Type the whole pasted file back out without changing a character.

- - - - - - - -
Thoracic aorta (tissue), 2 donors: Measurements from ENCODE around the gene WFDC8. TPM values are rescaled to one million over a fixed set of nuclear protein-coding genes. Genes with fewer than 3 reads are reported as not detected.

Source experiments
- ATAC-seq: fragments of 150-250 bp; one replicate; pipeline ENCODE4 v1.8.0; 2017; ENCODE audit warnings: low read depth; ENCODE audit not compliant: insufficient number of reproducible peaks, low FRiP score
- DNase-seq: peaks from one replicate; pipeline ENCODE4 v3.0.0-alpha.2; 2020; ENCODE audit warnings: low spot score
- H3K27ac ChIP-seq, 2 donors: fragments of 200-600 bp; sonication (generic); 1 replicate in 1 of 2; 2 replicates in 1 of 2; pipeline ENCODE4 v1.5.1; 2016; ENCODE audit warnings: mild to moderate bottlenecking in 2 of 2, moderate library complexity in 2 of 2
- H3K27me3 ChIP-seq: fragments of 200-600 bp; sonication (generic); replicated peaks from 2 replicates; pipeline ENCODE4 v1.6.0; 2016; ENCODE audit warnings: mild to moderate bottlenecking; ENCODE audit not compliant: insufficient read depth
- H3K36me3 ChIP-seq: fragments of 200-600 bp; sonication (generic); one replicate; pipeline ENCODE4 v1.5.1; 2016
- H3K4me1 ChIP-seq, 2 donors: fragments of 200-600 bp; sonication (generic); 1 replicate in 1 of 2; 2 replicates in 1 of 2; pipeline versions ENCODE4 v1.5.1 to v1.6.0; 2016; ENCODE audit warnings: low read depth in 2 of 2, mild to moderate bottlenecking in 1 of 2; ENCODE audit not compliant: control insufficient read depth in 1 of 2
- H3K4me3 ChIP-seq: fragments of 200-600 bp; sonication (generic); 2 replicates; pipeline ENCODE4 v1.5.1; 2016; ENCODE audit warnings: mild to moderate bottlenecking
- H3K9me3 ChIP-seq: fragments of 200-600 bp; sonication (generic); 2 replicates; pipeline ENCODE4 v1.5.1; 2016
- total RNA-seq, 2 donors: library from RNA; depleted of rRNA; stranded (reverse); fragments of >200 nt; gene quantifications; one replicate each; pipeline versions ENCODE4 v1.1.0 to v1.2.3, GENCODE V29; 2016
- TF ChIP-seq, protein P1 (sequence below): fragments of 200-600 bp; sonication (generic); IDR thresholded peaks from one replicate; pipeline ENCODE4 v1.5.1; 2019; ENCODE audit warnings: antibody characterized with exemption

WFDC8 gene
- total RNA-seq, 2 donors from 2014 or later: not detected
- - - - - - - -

Thoracic aorta (tissue), 2 donors: Measurements from ENCODE around the gene WFDC8. TPM values are rescaled to one million over a fixed set of nuclear protein-coding genes. Genes with fewer than 3 reads are reported as not detected.

Source experiments
- ATAC-seq: fragments of 150-250 bp; one replicate; pipeline ENCODE4 v1.8.0; 2017; ENCODE audit warnings: low read depth; ENCODE audit not compliant: insufficient number of reproducible peaks, low FRiP score
- DNase-seq: peaks from one replicate; pipeline ENCODE4 v3.0.0-alpha.2; 2020; ENCODE audit warnings: low spot score
- H3K27ac ChIP-seq, 2 donors: fragments of 200-600 bp; sonication (generic); 1 replicate in 1 of 2; 2 replicates in 1 of 2; pipeline ENCODE4 v1.5.1; 2016; ENCODE audit warnings: mild to moderate bottlenecking in 2 of 2, moderate library complexity in 2 of 2
- H3K27me3 ChIP-seq: fragments of 200-600 bp; sonication (generic); replicated peaks from 2 replicates; pipeline ENCODE4 v1.6.0; 2016; ENCODE audit warnings: mild to moderate bottlenecking; ENCODE audit not compliant: insufficient read depth
- H3K36me3 ChIP-seq: fragments of 200-600 bp; sonication (generic); one replicate; pipeline ENCODE4 v1.5.1; 2016
- H3K4me1 ChIP-seq, 2 donors: fragments of 200-600 bp; sonication (generic); 1 replicate in 1 of 2; 2 replicates in 1 of 2; pipeline versions ENCODE4 v1.5.1 to v1.6.0; 2016; ENCODE audit warnings: low read depth in 2 of 2, mild to moderate bottlenecking in 1 of 2; ENCODE audit not compliant: control insufficient read depth in 1 of 2
- H3K4me3 ChIP-seq: fragments of 200-600 bp; sonication (generic); 2 replicates; pipeline ENCODE4 v1.5.1; 2016; ENCODE audit warnings: mild to moderate bottlenecking
- H3K9me3 ChIP-seq: fragments of 200-600 bp; sonication (generic); 2 replicates; pipeline ENCODE4 v1.5.1; 2016
- total RNA-seq, 2 donors: library from RNA; depleted of rRNA; stranded (reverse); fragments of >200 nt; gene quantifications; one replicate each; pipeline versions ENCODE4 v1.1.0 to v1.2.3, GENCODE V29; 2016
- TF ChIP-seq, protein P1 (sequence below): fragments of 200-600 bp; sonication (generic); IDR thresholded peaks from one replicate; pipeline ENCODE4 v1.5.1; 2019; ENCODE audit warnings: antibody characterized with exemption

WFDC8 gene
- total RNA-seq, 2 donors from 2014 or later: not detected